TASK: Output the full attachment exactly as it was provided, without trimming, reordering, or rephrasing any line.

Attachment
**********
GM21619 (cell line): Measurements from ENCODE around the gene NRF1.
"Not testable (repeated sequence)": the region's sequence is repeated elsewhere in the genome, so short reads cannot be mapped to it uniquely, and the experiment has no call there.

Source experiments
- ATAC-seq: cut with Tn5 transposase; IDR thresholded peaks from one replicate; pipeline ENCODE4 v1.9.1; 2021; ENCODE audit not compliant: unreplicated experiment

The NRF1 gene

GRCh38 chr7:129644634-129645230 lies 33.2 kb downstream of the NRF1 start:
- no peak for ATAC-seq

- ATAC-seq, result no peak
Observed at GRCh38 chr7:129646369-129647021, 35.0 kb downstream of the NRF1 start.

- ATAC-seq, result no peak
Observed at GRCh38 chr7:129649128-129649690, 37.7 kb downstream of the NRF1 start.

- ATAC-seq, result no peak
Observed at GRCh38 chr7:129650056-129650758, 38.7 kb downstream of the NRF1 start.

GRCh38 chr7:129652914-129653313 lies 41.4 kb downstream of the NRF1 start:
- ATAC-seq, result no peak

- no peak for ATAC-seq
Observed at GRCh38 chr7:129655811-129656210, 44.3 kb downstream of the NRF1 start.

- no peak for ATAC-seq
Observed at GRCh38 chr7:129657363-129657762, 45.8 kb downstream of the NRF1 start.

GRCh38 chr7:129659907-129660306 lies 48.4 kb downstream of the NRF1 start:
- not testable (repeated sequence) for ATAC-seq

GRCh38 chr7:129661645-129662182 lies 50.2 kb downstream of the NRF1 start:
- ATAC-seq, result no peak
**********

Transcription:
GM21619 (cell line): Measurements from ENCODE around the gene NRF1.
"Not testable (repeated sequence)": the region's sequence is repeated elsewhere in the genome, so short reads cannot be mapped to it uniquely, and the experiment has no call there.

Source experiments
- ATAC-seq: cut with Tn5 transposase; IDR thresholded peaks from one replicate; pipeline ENCODE4 v1.9.1; 2021; ENCODE audit not compliant: unreplicated experiment

The NRF1 gene

GRCh38 chr7:129644634-129645230 lies 33.2 kb downstream of the NRF1 start:
- no peak for ATAC-seq

- ATAC-seq, result no peak
Observed at GRCh38 chr7:129646369-129647021, 35.0 kb downstream of the NRF1 start.

- ATAC-seq, result no peak
Observed at GRCh38 chr7:129649128-129649690, 37.7 kb downstream of the NRF1 start.

- ATAC-seq, result no peak
Observed at GRCh38 chr7:129650056-129650758, 38.7 kb downstream of the NRF1 start.

GRCh38 chr7:129652914-129653313 lies 41.4 kb downstream of the NRF1 start:
- ATAC-seq, result no peak

- no peak for ATAC-seq
Observed at GRCh38 chr7:129655811-129656210, 44.3 kb downstream of the NRF1 start.

- no peak for ATAC-seq
Observed at GRCh38 chr7:129657363-129657762, 45.8 kb downstream of the NRF1 start.

GRCh38 chr7:129659907-129660306 lies 48.4 kb downstream of the NRF1 start:
- not testable (repeated sequence) for ATAC-seq

GRCh38 chr7:129661645-129662182 lies 50.2 kb downstream of the NRF1 start:
- ATAC-seq, result no peak